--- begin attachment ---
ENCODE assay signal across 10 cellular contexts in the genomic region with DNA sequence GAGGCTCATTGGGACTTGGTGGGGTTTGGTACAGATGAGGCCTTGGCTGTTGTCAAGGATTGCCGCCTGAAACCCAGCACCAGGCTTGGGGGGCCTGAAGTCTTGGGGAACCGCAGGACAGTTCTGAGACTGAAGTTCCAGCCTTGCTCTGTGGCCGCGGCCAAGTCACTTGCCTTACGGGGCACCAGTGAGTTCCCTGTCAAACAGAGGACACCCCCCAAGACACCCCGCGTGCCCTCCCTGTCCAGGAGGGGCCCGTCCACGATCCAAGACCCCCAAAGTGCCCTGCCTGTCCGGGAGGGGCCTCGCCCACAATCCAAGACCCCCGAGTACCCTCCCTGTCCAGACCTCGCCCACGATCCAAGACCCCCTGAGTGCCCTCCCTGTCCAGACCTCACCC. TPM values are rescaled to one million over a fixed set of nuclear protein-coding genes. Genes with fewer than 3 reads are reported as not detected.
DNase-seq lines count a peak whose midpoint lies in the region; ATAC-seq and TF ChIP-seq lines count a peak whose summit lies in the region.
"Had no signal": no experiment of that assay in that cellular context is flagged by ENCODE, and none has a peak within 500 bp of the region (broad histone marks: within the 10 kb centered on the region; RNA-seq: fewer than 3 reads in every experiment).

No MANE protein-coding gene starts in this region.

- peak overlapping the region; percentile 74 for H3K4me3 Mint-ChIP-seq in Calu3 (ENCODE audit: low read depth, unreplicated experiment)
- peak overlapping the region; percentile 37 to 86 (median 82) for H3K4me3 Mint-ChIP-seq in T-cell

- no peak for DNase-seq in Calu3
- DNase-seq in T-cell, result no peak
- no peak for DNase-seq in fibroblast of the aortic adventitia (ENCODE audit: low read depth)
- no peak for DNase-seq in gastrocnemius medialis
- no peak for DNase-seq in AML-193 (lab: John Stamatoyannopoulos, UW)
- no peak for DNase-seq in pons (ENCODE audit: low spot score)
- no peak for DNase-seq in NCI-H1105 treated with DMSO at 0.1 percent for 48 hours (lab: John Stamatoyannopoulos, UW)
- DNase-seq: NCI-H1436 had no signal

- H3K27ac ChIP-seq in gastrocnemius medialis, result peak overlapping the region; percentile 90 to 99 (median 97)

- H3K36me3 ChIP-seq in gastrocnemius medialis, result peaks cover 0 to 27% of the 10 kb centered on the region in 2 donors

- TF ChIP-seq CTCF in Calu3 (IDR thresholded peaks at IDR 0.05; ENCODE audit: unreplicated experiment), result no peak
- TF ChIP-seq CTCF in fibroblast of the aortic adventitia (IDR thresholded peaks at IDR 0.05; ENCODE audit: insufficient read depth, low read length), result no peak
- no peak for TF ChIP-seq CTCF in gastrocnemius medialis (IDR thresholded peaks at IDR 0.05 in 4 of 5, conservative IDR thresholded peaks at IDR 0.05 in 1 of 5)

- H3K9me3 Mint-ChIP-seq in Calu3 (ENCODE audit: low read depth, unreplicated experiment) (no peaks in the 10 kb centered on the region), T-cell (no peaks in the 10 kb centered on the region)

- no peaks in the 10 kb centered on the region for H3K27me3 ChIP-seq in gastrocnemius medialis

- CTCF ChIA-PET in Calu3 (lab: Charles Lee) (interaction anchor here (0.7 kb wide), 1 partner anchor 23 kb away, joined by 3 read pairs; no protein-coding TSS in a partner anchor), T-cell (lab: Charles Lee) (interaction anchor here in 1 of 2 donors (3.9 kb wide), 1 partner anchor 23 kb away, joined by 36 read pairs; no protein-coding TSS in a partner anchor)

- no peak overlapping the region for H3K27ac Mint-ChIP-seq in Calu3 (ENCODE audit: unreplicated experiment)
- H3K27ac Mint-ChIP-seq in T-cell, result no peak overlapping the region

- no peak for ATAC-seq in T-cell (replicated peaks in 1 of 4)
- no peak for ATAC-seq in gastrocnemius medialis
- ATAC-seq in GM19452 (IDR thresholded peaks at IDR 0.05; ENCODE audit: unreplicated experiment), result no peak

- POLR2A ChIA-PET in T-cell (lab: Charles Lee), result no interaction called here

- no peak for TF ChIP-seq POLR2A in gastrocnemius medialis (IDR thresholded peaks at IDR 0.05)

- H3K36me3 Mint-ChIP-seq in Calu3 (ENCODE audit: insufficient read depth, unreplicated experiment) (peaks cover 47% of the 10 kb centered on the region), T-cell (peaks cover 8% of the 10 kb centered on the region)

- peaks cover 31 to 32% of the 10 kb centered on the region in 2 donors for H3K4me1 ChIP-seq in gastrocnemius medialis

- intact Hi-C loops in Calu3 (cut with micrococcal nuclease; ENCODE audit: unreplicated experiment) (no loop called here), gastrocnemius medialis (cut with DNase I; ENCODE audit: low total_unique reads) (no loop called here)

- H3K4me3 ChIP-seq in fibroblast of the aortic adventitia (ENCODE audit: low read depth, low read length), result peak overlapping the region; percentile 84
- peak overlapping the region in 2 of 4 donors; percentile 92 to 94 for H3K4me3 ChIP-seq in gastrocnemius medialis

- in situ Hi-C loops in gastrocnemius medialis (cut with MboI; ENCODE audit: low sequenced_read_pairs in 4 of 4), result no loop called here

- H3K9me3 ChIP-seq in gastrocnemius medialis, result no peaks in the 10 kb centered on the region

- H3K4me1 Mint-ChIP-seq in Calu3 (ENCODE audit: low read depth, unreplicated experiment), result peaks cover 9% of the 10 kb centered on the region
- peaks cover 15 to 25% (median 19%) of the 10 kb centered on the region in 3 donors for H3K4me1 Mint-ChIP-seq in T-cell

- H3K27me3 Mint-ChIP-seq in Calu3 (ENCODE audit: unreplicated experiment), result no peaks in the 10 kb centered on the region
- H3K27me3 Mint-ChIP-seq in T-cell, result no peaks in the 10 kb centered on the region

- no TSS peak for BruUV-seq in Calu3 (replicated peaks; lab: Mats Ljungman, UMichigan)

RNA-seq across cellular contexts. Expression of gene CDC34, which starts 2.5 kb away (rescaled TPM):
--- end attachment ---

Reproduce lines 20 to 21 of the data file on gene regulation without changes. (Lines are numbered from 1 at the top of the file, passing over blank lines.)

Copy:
- H3K9me3 Mint-ChIP-seq in Calu3 (ENCODE audit: low read depth, unreplicated experiment) (no peaks in the 10 kb centered on the region), T-cell (no peaks in the 10 kb centered on the region)

- no peaks in the 10 kb centered on the region for H3K27me3 ChIP-seq in gastrocnemius medialis